Neuron-Specific Prolyl-4-Hydroxylase Domain 2 Knockout Reduces Brain Injury After Transient Cerebral Ischemia
Background and Purpose—Numerous factors involved in the adaptive response to hypoxia, including erythropoietin and vascular endothelial growth factor are transcriptionally regulated by hypoxia-inducible factors (HIFs). During normoxia, prolyl-4-hydroxylase domain (PHD) proteins hydroxylate HIF-α subunits, resulting in their degradation. We investigated the effect of neuronal deletion of PHD2, the most abundant isoform in brain, for stroke outcome.
Methods—We generated neuron-specific Phd2 knockout mice and subjected animals to systemic hypoxia or transient middle cerebral artery occlusion. Infarct volume and cell death were determined by histology. HIF-1α, HIF-2α, and HIF target genes were analyzed by immunoblotting and real-time polymerase chain reaction, respectively.
Results—Neuron-specific ablation of Phd2 significantly increased protein stability of HIF-1α and HIF-2α in the forebrain and enhanced expression of the neuroprotective HIF target genes erythropoietin and vascular endothelial growth factor as well as glucose transporter and glycolysis-related enzymes under hypoxic and ischemic conditions. Mice with Phd2-deficient neurons subjected to transient cerebral ischemia exhibited a strong reduction in infarct size, and cell death of hippocampal CA1 neurons located in the peri-infarct region was dramatically reduced in these mice. Vessel density in forebrain subregions, except for caudate–putamen, was not altered in Phd2-deficient animals.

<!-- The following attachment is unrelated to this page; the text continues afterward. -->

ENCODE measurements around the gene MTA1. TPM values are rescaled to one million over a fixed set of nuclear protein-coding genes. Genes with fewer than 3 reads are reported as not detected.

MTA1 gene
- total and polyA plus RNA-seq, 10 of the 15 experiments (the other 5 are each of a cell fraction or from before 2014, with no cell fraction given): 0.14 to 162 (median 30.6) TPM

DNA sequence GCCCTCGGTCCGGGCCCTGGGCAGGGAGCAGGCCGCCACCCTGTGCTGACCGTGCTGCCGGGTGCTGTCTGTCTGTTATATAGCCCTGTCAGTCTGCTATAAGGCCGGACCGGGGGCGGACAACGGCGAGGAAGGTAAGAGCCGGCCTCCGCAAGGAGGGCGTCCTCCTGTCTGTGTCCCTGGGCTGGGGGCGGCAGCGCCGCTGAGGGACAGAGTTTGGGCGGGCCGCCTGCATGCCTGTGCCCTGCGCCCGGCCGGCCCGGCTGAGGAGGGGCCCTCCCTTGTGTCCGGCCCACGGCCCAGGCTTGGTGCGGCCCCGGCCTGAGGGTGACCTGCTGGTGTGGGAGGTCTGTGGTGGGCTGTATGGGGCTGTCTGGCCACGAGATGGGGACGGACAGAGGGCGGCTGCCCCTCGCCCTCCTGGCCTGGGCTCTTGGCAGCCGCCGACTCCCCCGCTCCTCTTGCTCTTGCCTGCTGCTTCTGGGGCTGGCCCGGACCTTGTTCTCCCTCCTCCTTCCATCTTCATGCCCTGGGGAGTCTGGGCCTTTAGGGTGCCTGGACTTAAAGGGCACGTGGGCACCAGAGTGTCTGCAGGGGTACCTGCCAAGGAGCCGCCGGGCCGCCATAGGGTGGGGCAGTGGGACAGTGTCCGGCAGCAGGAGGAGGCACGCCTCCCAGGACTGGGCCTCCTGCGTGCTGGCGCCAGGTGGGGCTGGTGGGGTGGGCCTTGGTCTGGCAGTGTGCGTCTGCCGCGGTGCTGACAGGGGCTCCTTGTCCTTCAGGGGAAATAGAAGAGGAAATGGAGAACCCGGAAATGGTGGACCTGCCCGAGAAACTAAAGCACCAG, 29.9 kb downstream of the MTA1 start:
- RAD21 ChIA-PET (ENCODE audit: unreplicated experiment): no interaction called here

Conclusions—Our findings denote that the endogenous adaptive response on hypoxic–ischemic insults in the brain is at least partly dependent on the activity of HIFs and identify PHD2 as the key regulator for the protective hypoxia response. The results suggest that specific inhibition of PHD2 may provide a useful therapeutic strategy to protect brain tissue from ischemic injury.
- Received June 29, 2012.
- Accepted July 18, 2012.
- © 2012 American Heart Association, Inc.